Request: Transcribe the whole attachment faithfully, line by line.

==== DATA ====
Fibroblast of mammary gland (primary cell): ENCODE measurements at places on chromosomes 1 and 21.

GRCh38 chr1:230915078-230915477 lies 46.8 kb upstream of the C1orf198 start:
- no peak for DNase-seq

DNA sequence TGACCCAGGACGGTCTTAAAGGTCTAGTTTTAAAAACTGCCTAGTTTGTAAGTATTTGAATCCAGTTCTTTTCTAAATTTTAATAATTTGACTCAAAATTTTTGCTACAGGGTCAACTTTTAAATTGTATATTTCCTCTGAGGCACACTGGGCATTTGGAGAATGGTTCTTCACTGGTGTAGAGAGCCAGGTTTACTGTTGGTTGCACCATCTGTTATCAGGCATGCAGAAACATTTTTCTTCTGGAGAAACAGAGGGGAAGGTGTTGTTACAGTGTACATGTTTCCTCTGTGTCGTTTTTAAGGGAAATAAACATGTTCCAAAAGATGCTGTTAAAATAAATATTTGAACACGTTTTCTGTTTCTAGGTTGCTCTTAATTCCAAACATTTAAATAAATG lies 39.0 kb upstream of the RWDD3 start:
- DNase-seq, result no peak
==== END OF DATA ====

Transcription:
Fibroblast of mammary gland (primary cell): ENCODE measurements at places on chromosomes 1 and 21.

GRCh38 chr1:230915078-230915477 lies 46.8 kb upstream of the C1orf198 start:
- no peak for DNase-seq

DNA sequence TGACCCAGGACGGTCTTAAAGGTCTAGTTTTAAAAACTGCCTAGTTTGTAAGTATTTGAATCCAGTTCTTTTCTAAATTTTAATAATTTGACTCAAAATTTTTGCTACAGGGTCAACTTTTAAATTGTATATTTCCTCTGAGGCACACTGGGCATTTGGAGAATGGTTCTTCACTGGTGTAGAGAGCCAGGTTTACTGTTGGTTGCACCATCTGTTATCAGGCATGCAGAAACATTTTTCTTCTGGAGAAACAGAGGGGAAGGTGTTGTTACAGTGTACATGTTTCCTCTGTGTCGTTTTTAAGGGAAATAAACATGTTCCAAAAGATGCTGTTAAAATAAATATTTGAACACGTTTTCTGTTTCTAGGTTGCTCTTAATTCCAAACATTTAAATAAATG lies 39.0 kb upstream of the RWDD3 start:
- DNase-seq, result no peak